WEST TOWN — West Town’s already-booming vintage clothing and housewares scene got a new addition last month with The Stoop, a shop featuring vintage housewares, clothing and more.
Owners Sasha Shver and Alex Sheehan opened The Stoop last month at 2135 W. Chicago Ave. after moving in February to Wicker Park from New York City.
Atlanta native Shver moved to New York City when she was 18 to attend fashion school. She spent the past 15 years working corporate jobs. The amount of waste in “fast fashion” was disturbing to witness, and the longtime vintage collector said she always dreamed of opening her own store to promote sustainable clothing and interior furnishings.
When the pandemic happened, she thought: Why not now?
“I love our apartment, I love the stuff,” she said. “If I’m like this, there must be someone out there who feels like this, too.”
Sheehan fell in love with thrifting during his “ska phase” in high school, when he’d shop for used Hawaiian shirts at his local Goodwill in Kenosha, Wisconsin. Vintage clothing and furniture is often made better than modern items and was built to last, he said.
For example, the foam padding in vintage couches and chairs “stays bouncy” much longer than modern padding.
“This stuff has survived decades and decades and decades,” he said. “There’s a charm. Someone lived in it, experienced memories in it.”
Most of The Stoop’s inventory is sourced from local estate sales and auctions. Part of the fun of thrifting is the “thrill of the chase,” Sheehan said.
The couple brings items back to The Stoop and spend a lot of time “upcycling” items to restore them. Decor made by local artist Erin Burke is for sale, as well.
Shver and Sheehan moved to Wicker Park with dog Daisy and cats Gordon and Kitty. They rented their storefront from a pair of Sheehan’s friends, who were also from Kenosha.
The couple said the West Town, Ukrainian Village and Wicker Park neighborhoods remind them of Brooklyn, which is where they lived in New York. They look forward to meeting their neighbors and eventually having boozy Brooklyn-style “stoop sales” in front of their shop.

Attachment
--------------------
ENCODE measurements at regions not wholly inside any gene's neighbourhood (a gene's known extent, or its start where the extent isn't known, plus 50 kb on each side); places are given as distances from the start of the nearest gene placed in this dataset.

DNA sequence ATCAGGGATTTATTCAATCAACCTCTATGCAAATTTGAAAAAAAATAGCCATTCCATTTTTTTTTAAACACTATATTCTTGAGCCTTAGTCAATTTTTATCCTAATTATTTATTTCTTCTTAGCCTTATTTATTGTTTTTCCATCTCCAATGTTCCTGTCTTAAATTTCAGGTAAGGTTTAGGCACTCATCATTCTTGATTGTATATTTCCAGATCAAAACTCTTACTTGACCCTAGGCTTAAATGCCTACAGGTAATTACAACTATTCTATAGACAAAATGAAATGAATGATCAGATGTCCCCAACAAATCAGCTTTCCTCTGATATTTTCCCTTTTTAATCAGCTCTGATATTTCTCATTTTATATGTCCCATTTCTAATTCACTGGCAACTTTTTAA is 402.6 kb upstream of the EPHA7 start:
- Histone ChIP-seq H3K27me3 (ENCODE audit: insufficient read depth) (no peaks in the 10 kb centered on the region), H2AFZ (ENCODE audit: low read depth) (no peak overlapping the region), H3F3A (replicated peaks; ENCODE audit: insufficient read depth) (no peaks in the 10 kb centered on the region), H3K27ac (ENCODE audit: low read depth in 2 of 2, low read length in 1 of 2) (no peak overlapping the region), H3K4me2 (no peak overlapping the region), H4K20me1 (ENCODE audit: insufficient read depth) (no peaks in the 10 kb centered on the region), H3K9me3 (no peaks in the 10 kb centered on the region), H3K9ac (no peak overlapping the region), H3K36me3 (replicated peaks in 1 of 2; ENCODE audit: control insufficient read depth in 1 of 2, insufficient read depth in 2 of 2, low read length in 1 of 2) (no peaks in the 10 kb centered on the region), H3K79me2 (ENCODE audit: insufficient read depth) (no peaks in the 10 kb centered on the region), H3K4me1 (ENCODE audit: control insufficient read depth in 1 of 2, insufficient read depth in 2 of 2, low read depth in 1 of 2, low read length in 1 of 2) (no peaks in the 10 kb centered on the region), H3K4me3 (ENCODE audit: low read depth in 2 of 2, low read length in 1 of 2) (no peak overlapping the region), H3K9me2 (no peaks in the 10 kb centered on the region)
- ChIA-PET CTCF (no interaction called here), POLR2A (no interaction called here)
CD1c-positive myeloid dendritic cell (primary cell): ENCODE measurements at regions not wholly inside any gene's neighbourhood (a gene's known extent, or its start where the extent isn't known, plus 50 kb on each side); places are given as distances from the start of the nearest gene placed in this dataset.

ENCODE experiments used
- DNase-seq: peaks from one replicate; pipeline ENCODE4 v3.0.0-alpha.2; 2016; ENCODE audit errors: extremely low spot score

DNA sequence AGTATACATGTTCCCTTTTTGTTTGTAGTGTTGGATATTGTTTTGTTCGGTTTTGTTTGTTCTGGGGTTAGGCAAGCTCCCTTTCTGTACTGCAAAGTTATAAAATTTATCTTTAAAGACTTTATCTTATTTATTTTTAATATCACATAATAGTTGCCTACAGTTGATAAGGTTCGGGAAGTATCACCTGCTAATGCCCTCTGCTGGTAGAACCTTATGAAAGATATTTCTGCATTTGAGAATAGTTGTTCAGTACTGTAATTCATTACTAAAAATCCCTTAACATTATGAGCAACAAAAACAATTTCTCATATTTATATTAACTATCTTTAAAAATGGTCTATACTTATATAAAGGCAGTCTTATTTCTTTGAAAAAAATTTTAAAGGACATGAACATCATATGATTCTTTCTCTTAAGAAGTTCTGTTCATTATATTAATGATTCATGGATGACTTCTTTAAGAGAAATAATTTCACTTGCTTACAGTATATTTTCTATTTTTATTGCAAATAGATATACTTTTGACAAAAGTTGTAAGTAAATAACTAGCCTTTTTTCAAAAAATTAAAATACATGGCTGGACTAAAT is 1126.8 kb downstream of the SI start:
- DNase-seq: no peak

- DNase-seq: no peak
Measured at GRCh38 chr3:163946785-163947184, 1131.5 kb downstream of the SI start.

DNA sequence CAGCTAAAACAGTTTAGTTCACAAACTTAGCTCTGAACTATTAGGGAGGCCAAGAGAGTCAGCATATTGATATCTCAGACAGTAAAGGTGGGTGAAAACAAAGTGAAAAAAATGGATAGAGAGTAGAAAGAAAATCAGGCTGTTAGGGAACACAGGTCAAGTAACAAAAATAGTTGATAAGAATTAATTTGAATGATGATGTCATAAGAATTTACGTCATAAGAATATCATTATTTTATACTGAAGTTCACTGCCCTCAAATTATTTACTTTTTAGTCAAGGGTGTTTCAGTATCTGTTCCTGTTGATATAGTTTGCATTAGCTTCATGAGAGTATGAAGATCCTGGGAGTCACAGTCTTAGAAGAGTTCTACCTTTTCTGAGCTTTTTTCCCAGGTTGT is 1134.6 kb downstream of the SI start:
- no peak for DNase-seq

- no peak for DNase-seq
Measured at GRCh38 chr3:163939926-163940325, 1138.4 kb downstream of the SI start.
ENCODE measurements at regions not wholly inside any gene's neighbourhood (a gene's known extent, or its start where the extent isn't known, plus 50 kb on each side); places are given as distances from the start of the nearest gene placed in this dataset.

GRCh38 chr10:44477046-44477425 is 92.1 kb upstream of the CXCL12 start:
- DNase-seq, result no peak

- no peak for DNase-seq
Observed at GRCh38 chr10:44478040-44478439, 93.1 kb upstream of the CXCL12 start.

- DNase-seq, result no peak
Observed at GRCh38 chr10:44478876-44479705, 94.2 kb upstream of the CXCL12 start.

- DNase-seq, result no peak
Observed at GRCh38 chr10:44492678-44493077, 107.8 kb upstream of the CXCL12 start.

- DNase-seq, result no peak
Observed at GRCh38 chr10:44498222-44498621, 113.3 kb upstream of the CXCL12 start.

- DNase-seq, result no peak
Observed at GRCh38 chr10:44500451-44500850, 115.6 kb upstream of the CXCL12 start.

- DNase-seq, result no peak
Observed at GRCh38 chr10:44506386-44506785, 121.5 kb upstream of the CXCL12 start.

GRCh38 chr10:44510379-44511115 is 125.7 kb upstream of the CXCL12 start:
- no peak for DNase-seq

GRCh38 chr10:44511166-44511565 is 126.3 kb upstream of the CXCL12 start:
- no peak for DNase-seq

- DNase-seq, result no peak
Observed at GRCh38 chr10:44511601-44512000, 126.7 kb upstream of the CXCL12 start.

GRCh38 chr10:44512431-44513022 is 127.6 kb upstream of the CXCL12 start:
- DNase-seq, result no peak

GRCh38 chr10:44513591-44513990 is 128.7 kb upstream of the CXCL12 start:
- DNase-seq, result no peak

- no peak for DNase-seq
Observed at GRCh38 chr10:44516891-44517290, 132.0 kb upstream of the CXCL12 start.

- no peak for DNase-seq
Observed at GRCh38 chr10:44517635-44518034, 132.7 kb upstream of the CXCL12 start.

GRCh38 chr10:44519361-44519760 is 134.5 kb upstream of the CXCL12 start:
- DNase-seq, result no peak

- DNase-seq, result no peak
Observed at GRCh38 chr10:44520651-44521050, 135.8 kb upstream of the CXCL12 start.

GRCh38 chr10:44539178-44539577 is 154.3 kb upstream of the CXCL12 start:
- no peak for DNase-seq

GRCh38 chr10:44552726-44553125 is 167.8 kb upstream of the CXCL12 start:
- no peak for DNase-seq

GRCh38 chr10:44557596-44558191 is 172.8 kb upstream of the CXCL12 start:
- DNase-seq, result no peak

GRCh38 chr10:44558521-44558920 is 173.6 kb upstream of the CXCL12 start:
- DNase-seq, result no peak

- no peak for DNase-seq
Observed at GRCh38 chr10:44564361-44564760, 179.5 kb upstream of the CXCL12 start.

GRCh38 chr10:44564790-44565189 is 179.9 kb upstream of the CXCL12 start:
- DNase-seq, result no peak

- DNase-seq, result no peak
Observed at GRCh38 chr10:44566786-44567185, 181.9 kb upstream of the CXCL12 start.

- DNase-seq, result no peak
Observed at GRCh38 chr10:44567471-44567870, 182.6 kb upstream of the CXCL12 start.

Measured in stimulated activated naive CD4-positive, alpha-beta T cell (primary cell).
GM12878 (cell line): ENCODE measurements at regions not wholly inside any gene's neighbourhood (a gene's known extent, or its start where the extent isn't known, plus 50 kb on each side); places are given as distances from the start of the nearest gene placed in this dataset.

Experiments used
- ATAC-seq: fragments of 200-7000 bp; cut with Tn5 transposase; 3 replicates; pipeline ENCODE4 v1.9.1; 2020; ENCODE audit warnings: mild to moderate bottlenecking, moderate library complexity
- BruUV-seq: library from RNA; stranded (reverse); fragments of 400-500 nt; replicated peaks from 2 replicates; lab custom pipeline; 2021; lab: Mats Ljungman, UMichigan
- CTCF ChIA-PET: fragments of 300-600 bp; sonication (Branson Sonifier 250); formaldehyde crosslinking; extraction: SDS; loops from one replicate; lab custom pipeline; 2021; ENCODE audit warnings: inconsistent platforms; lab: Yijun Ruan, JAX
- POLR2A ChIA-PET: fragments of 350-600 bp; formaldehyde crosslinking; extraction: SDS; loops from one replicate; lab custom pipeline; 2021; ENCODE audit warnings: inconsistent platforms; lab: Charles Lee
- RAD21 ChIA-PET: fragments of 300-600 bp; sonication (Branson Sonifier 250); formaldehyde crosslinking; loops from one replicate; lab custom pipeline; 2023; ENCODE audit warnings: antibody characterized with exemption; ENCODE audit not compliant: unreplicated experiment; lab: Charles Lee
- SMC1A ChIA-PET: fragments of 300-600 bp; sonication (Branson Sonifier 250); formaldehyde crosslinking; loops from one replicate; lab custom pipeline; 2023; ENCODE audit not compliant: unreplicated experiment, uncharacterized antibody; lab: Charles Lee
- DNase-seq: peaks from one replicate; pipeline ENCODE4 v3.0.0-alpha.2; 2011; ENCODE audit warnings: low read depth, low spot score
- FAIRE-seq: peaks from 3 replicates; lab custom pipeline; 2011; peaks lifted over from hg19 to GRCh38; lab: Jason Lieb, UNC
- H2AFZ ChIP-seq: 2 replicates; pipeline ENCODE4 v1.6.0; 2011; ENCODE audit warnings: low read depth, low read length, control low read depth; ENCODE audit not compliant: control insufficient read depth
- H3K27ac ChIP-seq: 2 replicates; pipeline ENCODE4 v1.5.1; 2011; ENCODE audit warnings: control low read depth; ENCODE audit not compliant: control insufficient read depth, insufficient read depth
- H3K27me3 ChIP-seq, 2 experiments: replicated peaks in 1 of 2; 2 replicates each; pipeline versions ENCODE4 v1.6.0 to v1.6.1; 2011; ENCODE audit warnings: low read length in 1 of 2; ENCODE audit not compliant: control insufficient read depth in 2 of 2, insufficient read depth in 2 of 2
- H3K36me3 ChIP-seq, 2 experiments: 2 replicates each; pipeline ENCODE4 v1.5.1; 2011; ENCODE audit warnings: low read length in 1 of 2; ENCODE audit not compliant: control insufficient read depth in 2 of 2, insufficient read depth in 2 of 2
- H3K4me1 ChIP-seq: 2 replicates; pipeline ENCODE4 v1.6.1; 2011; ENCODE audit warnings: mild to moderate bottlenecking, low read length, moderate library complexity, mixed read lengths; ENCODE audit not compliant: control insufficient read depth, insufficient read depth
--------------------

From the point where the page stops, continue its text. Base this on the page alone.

Moving to Chicago made sense because it put the couple closer to Sheehan’s family in Wisconsin. But making such a big move during a pandemic and starting a business from scratch was scary, Shver said.
Once settled in the area, Shver was pleasantly surprised to stumble upon a special connection to Ukrainian Village.
After opening The Stoop, Shver noticed Cyrillic writing on store and restaurant signs along Chicago Avenue and overheard conversations in Ukrainian.
When she learned Ukrainian Village is still home to many Ukrainian immigrants, she started talking to neighbors in her native Slavic language, Russian. Many Russians and Ukrainians can understand each other well enough to have a conversation, Shver said.
Shver plans to become a regular at Ann’s Bakery and Deli, 2153 W. Chicago Ave., as well as other family-owned businesses.
“I was pretty freaked out to leave” New York, Shver said. “It was so important to be apart of a neighborhood, a community.”
For now, Sheehan is keeping his corporate job as a software engineer. He hopes to one day develop a mobile site for The Stoop that will allow neighbors to have their own “stoop sales” with help from Shver and Sheehan.
The Stoop is open 2-6 p.m. Thursday and noon-6 p.m. Friday-Sunday. Customers can also make appointments to shop after hours.
Follow The Stoop on Instagram.
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